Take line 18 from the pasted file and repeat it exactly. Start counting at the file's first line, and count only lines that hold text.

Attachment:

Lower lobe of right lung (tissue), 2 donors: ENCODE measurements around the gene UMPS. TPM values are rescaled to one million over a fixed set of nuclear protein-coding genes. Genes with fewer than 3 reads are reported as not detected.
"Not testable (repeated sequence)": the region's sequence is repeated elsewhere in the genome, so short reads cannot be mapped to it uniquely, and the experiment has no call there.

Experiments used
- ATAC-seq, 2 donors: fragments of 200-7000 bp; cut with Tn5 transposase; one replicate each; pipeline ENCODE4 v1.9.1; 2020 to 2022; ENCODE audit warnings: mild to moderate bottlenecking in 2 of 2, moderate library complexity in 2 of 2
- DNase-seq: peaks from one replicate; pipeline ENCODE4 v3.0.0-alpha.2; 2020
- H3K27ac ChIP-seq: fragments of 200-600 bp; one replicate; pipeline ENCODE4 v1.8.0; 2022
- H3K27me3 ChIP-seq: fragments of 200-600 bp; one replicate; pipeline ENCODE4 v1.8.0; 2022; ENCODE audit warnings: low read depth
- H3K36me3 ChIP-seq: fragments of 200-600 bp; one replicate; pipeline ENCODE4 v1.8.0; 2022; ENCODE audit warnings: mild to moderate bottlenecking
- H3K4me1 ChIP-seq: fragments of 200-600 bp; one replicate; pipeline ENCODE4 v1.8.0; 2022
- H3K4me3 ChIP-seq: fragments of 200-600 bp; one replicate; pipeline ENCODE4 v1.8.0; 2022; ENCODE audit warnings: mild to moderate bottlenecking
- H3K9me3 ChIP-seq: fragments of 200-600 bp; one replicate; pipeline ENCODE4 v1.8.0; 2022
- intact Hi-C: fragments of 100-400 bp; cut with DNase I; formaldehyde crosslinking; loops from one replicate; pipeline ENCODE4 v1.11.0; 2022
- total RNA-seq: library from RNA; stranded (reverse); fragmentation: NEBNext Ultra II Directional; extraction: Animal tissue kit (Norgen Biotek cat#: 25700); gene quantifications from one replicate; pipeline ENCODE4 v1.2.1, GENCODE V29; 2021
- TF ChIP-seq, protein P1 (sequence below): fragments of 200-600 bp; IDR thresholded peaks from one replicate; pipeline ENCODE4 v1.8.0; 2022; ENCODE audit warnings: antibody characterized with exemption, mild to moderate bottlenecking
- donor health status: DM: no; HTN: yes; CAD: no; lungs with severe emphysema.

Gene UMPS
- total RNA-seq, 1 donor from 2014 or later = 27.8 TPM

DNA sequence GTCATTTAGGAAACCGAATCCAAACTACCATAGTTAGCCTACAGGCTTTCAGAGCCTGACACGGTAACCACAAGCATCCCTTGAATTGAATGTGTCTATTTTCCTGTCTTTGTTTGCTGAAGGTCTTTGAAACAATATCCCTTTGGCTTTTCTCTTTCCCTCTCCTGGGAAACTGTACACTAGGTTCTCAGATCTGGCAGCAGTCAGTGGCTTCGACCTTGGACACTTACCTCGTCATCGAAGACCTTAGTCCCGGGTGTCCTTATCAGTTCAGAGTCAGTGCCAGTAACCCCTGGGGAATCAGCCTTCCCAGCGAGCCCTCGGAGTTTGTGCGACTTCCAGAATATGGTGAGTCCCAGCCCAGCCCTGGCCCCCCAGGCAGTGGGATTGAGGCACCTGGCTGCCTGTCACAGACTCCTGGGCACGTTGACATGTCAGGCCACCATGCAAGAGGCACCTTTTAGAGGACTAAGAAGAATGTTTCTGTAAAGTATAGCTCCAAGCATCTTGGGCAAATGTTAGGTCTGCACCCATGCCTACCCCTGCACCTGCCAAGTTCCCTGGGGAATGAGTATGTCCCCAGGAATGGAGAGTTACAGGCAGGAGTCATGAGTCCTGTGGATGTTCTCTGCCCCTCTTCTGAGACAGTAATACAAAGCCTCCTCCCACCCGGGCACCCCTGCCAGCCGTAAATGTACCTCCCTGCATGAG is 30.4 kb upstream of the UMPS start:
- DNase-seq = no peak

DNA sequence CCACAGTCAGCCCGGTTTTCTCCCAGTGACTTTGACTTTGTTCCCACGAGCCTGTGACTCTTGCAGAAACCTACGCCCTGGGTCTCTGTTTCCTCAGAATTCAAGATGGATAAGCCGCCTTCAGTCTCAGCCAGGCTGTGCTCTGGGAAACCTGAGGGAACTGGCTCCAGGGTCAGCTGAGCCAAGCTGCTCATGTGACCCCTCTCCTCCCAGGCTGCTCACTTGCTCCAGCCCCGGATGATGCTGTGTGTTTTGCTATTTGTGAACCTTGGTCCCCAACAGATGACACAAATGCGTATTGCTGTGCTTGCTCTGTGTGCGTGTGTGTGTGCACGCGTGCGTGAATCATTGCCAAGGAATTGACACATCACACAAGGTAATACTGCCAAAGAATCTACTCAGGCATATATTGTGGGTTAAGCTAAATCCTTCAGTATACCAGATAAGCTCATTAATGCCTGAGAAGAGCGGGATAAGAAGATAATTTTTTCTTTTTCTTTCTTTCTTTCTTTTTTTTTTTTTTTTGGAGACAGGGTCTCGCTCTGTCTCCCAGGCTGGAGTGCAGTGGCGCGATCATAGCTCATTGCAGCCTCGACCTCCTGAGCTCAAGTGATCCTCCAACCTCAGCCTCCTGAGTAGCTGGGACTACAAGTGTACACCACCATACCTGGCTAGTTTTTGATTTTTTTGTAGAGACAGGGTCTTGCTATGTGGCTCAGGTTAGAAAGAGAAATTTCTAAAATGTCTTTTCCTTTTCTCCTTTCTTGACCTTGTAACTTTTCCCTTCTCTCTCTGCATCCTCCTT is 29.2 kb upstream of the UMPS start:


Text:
DNA sequence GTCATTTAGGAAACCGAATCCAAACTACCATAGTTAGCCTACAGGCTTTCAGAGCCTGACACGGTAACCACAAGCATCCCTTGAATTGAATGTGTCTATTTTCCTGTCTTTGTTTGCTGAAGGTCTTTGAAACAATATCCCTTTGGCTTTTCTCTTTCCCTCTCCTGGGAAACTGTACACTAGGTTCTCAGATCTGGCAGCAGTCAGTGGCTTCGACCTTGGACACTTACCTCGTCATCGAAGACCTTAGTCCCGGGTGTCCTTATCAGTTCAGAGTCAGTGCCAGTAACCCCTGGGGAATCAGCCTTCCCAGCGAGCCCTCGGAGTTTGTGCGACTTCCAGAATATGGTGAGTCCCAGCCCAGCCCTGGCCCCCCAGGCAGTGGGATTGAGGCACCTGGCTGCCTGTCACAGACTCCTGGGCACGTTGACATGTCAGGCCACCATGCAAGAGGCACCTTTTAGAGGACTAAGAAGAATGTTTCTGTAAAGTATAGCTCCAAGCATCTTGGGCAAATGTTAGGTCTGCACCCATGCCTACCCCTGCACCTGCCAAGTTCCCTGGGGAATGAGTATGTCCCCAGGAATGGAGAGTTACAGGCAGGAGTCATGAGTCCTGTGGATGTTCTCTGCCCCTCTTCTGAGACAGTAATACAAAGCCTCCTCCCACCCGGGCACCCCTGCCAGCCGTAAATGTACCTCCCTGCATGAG is 30.4 kb upstream of the UMPS start: